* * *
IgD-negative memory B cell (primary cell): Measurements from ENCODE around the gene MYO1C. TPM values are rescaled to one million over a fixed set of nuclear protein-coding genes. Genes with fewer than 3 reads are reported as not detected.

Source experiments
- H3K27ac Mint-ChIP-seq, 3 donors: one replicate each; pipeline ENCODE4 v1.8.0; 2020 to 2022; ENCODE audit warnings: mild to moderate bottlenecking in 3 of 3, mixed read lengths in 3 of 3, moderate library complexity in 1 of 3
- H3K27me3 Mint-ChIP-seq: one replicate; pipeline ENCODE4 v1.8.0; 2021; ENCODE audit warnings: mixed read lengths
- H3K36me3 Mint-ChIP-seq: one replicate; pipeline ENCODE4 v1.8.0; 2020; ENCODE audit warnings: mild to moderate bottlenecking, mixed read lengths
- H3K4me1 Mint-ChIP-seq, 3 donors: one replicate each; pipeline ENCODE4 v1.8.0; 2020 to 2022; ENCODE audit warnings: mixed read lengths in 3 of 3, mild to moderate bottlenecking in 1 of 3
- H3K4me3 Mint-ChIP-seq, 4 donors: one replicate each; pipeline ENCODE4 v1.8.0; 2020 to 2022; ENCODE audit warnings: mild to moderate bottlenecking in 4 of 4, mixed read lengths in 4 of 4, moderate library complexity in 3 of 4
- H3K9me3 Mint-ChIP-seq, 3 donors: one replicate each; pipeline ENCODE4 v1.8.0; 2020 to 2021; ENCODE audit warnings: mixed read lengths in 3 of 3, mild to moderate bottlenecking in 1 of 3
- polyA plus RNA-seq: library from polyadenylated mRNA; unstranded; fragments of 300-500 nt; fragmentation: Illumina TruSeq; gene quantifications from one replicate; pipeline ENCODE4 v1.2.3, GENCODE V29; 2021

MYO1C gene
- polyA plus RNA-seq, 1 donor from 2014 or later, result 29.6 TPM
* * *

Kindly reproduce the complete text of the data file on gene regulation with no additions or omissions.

IgD-negative memory B cell (primary cell): Measurements from ENCODE around the gene MYO1C. TPM values are rescaled to one million over a fixed set of nuclear protein-coding genes. Genes with fewer than 3 reads are reported as not detected.

Source experiments
- H3K27ac Mint-ChIP-seq, 3 donors: one replicate each; pipeline ENCODE4 v1.8.0; 2020 to 2022; ENCODE audit warnings: mild to moderate bottlenecking in 3 of 3, mixed read lengths in 3 of 3, moderate library complexity in 1 of 3
- H3K27me3 Mint-ChIP-seq: one replicate; pipeline ENCODE4 v1.8.0; 2021; ENCODE audit warnings: mixed read lengths
- H3K36me3 Mint-ChIP-seq: one replicate; pipeline ENCODE4 v1.8.0; 2020; ENCODE audit warnings: mild to moderate bottlenecking, mixed read lengths
- H3K4me1 Mint-ChIP-seq, 3 donors: one replicate each; pipeline ENCODE4 v1.8.0; 2020 to 2022; ENCODE audit warnings: mixed read lengths in 3 of 3, mild to moderate bottlenecking in 1 of 3
- H3K4me3 Mint-ChIP-seq, 4 donors: one replicate each; pipeline ENCODE4 v1.8.0; 2020 to 2022; ENCODE audit warnings: mild to moderate bottlenecking in 4 of 4, mixed read lengths in 4 of 4, moderate library complexity in 3 of 4
- H3K9me3 Mint-ChIP-seq, 3 donors: one replicate each; pipeline ENCODE4 v1.8.0; 2020 to 2021; ENCODE audit warnings: mixed read lengths in 3 of 3, mild to moderate bottlenecking in 1 of 3
- polyA plus RNA-seq: library from polyadenylated mRNA; unstranded; fragments of 300-500 nt; fragmentation: Illumina TruSeq; gene quantifications from one replicate; pipeline ENCODE4 v1.2.3, GENCODE V29; 2021

MYO1C gene
- polyA plus RNA-seq, 1 donor from 2014 or later, result 29.6 TPM